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Top US military intelligence official says Russian military poses an ‘existential threat’ to the US


The top US military intelligence official said during a congressional hearing on Thursday that the Russian military is an “existential threat” to the United States.

“The Russian military is an existential threat to the United States,” Lt. Gen. Scott Berrier, director of the Defense Intelligence Agency, said during a Senate Armed Services Committee hearing about worldwide threats.

Berrier said the country’s military is being used to maintain influence over states “along its periphery, compete with US global primacy and compel adversaries who challenge Russia’s vital national interests.”

“Moscow continues to invest in its strategic nuclear forces, in new capabilities to enhance its strategic deterrent, and that places the US homeland at risk,” Berrier said.

Berrier’s comments come as tensions between Russia and the US remain high. The US unveiled sanctions against Moscow earlier this month over its interference in the 2020 US presidential election, the SolarWinds cyberattack and its ongoing occupation and “severe human rights abuses” in Crimea.

President Joe Biden told a joint session of Congress on Wednesday night that Russia’s “actions will have consequences if they turn out to be true, and they turned out to be true,” referring to Moscow’s interference in the election and the SolarWinds cyberattack.

“So I responded directly and proportionately to Russia’s interference in our elections and cyberattacks on our government and our businesses — they did both of these things, and I told them we would respond, and we have. But we can also cooperate when it’s in our mutual interests,” Biden said.

The White House is hammering out the details of a possible European summit between Biden and Russian President Vladimir Putin, which could happen as soon as early summer, according to sources familiar with the planning.

Tensions high but a summit could take place

Russia has not yet responded officially to the United States’ offer of a summit, Putin spokesman Dmitry Peskov told reporters Wednesday.

“We are still looking into this proposal and analyzing the situation,” Peskov said. “Each time Washington’s words about the summit meeting are accompanied by words about the need for Russia to pay some kind of price and about inevitable sanctions. So of course, deep analysis is required here.”

Russia appeared to be pulling back from a possible confrontation with the West last week as Russian state media reported that troops were returning to their bases after taking part in exercises near the border with Ukraine and in Crimea.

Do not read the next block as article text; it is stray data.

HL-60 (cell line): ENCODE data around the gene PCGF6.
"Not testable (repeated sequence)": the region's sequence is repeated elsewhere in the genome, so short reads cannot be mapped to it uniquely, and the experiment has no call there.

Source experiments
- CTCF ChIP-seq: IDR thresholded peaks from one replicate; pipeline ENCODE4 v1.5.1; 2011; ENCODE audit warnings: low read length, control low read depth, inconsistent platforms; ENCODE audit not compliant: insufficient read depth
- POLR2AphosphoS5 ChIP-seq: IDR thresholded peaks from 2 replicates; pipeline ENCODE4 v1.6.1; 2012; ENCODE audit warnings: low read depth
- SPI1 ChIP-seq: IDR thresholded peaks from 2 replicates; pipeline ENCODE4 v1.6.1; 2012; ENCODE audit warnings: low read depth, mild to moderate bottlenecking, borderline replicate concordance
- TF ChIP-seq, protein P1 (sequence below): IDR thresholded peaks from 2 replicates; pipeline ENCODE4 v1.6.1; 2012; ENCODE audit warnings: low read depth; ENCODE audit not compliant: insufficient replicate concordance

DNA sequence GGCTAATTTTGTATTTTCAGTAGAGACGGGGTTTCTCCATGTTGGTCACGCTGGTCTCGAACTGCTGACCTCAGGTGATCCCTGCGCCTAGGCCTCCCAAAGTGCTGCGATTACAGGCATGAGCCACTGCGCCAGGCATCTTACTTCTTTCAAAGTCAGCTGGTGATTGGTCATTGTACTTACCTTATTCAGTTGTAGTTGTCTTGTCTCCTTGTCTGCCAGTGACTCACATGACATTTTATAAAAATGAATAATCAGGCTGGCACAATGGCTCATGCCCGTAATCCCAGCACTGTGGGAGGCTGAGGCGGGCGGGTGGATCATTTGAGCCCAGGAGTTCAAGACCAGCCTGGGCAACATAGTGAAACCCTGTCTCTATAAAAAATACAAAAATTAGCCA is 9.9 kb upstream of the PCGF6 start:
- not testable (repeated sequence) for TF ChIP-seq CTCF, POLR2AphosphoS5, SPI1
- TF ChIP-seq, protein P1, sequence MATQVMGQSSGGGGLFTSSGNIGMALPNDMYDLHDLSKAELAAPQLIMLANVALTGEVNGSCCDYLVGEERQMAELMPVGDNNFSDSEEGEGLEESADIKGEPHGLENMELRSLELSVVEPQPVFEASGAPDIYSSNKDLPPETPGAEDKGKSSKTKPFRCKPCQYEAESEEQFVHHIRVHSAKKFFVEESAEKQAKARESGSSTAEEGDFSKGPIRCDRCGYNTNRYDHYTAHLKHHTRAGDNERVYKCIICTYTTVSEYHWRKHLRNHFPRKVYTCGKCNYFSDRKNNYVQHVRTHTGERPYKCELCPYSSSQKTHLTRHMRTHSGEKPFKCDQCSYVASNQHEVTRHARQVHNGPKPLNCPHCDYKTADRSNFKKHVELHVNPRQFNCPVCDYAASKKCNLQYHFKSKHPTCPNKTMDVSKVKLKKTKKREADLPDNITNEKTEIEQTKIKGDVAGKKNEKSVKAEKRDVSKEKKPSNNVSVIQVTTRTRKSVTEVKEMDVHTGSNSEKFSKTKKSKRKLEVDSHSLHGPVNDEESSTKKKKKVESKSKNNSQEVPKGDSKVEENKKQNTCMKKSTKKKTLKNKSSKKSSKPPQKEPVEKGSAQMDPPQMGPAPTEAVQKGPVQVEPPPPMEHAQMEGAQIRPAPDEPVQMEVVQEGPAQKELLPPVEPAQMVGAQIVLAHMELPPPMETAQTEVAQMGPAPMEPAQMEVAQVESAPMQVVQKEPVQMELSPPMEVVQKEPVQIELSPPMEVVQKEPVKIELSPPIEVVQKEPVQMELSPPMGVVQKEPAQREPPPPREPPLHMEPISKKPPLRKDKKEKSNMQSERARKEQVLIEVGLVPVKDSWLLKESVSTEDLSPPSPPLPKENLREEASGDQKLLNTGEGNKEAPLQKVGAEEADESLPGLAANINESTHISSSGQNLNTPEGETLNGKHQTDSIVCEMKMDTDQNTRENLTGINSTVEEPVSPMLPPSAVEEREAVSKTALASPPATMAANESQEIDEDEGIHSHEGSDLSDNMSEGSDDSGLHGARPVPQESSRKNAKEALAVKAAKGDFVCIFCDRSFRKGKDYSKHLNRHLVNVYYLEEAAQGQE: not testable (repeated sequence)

A buildup of Russian troops along the border in recent weeks had reignited tensions in eastern Ukraine, where government forces have battled Russian-backed separatists demanding independence from Kiev since 2014.

“At present, military units and formations are marching to railway stations, airfields, loading onto landing ships, railway platforms and military transport aircraft,” Tass reported on April 23, citing the Ministry of Defense.

Russian Defense Minister Sergei Shoigu’s announcement came weeks after Moscow initiated the largest buildup of troops near the Ukrainian border since 2014. It was unclear from the announcement how many troops would remain in the region.

Berrier emphasized that the Russian military’s power comes from its investment into and development of nuclear weapons as well as its “conventional force largely postured for defensive and regional operations.”

“Russia has a growing ability to project power with long-range precision cruise missiles and limited expeditionary capabilities,” he added.

Berrier pointed out that Russian military leaders are “incorporating lessons from Russia’s involvement in Syria into training and exercises.”

When questioned by Sen. Deb Fischer, a Nebraska Republican, about Russia’s nuclear warhead development, Berrier confirmed Defense Intelligence Agency assessments from 2018 that stated Russia is updating its nuclear warhead production complex and is producing “hundreds of nuclear warheads each year,” saying those assessments are still valid.

Berrier also confirmed that while the US is adhering to the nuclear testing moratorium, Russia is not.

“The United States believes that Russia probably is not adhering to the nuclear testing moratorium in the manner consistent with the yield, or with the zero yield standard. The United States, by contrast, is upholding a zero yield standard, end quote,” Fischer said. “Does that still remain DIA’s assessment?”

“It does, Senator,” Berrier said.

Article Topic Follows: Politics

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